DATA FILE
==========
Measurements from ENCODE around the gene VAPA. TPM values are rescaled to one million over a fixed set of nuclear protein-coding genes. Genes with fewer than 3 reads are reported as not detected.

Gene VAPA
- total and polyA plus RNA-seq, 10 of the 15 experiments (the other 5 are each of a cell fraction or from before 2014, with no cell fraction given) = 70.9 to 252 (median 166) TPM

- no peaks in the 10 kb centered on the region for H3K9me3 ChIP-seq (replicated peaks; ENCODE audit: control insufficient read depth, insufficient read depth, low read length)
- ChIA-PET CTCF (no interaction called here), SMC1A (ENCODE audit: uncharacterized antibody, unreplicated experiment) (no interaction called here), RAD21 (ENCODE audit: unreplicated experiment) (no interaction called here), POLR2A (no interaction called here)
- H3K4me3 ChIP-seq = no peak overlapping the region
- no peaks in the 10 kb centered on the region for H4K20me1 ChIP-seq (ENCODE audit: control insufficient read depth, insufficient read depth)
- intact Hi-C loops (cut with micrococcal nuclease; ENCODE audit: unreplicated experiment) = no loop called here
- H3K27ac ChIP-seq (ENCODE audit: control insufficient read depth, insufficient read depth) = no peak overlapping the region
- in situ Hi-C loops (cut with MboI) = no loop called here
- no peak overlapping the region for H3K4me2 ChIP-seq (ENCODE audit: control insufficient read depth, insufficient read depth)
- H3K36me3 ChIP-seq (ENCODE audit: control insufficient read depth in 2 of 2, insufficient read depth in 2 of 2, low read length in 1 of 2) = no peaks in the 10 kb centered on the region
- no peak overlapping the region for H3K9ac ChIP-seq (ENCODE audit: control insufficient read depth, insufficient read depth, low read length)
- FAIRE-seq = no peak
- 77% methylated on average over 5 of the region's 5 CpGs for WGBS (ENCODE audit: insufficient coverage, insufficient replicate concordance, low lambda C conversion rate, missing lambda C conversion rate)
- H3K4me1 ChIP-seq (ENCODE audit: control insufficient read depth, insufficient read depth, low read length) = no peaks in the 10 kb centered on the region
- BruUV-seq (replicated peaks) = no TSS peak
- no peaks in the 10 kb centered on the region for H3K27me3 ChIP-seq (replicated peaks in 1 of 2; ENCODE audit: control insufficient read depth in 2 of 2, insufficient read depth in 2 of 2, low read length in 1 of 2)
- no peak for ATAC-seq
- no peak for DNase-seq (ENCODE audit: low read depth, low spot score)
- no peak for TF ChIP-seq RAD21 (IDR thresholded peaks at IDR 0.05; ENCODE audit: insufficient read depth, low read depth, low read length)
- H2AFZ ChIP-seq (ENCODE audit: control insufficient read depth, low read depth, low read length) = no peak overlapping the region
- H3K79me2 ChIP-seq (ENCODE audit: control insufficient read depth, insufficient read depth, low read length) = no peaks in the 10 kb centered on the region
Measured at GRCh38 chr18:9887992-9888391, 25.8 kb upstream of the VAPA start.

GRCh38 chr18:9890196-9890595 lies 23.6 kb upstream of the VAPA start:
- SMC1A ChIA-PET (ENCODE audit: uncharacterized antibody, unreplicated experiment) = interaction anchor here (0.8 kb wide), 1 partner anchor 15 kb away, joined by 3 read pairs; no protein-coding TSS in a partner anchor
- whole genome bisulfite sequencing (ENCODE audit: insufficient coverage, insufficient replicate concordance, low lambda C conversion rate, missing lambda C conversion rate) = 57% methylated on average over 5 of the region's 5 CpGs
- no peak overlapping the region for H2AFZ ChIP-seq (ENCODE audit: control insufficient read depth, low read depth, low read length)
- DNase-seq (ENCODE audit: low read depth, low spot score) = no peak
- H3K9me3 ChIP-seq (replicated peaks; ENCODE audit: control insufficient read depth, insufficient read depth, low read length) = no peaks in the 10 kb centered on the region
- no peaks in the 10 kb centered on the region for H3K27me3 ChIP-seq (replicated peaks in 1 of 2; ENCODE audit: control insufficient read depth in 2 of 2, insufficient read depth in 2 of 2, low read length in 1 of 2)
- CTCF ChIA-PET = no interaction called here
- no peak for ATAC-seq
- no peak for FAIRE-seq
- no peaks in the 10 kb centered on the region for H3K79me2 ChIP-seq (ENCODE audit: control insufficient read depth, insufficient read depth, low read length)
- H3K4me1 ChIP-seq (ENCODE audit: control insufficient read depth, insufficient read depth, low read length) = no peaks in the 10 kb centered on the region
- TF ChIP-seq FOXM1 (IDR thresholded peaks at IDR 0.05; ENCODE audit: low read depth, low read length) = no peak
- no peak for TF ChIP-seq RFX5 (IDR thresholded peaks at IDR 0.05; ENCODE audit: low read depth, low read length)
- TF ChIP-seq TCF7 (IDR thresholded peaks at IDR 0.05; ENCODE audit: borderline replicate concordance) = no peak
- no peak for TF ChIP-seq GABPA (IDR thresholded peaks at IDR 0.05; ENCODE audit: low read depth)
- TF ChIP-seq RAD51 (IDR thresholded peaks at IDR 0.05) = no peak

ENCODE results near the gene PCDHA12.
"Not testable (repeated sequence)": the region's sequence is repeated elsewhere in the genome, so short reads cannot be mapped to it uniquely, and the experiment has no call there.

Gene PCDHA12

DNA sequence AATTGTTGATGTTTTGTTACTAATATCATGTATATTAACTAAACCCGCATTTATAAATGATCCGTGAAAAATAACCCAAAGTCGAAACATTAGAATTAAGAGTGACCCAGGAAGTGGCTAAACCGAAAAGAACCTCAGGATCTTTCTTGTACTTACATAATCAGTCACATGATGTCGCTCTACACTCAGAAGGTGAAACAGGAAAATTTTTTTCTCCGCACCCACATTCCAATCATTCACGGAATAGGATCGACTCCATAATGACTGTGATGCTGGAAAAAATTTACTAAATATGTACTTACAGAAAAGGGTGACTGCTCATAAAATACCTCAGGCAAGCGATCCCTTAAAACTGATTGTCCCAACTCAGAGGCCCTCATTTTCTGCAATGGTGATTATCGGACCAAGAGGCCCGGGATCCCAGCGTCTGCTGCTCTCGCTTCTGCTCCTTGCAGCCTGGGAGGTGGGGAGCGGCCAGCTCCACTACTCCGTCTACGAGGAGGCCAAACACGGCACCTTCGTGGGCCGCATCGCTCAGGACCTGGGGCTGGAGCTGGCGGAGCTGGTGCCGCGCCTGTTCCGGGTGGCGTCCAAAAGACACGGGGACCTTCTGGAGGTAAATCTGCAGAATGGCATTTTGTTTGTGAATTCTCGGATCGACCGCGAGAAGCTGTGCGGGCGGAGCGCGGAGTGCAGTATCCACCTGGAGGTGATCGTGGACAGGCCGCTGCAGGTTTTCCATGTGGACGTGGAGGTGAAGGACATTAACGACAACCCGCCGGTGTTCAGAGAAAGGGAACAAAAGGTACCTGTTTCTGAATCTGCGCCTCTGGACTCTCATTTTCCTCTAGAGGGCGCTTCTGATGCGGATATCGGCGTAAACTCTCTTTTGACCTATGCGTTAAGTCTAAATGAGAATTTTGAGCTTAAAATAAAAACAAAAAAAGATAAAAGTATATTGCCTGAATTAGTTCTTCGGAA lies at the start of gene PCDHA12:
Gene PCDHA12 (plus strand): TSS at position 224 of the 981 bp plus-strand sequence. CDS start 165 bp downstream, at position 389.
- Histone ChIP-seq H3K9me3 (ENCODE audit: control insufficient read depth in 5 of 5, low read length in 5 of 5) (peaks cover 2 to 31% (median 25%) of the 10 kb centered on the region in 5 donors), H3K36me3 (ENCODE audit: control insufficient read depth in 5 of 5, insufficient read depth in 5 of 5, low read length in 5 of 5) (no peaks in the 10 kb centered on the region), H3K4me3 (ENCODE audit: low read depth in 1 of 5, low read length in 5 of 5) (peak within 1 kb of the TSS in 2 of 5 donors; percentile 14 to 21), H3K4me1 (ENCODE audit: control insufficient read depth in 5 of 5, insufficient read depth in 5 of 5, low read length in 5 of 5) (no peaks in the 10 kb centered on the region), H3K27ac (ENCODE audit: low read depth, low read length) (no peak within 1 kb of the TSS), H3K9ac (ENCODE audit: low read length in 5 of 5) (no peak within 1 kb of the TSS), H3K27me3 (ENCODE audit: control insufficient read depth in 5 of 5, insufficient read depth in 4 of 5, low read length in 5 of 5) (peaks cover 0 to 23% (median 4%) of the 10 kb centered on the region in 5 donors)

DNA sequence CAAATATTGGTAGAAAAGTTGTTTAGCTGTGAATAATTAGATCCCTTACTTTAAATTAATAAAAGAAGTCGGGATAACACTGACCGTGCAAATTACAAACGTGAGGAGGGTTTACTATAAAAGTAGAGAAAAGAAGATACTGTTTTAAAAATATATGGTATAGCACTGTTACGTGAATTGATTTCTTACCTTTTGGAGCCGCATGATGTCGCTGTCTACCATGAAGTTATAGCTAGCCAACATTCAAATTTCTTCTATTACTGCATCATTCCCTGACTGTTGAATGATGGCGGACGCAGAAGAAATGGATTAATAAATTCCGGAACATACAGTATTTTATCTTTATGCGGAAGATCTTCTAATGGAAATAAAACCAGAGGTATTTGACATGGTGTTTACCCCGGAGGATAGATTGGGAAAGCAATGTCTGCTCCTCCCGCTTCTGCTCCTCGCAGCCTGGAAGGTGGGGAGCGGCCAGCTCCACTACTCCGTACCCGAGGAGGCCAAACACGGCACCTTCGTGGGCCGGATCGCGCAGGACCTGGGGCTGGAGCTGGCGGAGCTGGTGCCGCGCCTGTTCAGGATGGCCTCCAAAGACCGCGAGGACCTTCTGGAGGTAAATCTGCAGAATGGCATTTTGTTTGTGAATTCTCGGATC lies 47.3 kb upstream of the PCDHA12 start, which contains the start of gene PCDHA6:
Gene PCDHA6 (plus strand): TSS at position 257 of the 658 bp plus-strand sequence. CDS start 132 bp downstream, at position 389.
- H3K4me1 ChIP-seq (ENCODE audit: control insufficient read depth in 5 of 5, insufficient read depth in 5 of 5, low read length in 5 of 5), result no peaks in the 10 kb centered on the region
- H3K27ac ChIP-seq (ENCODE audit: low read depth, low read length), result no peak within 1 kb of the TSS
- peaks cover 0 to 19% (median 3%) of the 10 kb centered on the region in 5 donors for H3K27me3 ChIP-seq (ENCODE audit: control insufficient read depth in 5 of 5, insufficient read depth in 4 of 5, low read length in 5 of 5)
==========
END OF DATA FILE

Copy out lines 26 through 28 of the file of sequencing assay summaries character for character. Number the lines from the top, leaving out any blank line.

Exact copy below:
- SMC1A ChIA-PET (ENCODE audit: uncharacterized antibody, unreplicated experiment) = interaction anchor here (0.8 kb wide), 1 partner anchor 15 kb away, joined by 3 read pairs; no protein-coding TSS in a partner anchor
- whole genome bisulfite sequencing (ENCODE audit: insufficient coverage, insufficient replicate concordance, low lambda C conversion rate, missing lambda C conversion rate) = 57% methylated on average over 5 of the region's 5 CpGs
- no peak overlapping the region for H2AFZ ChIP-seq (ENCODE audit: control insufficient read depth, low read depth, low read length)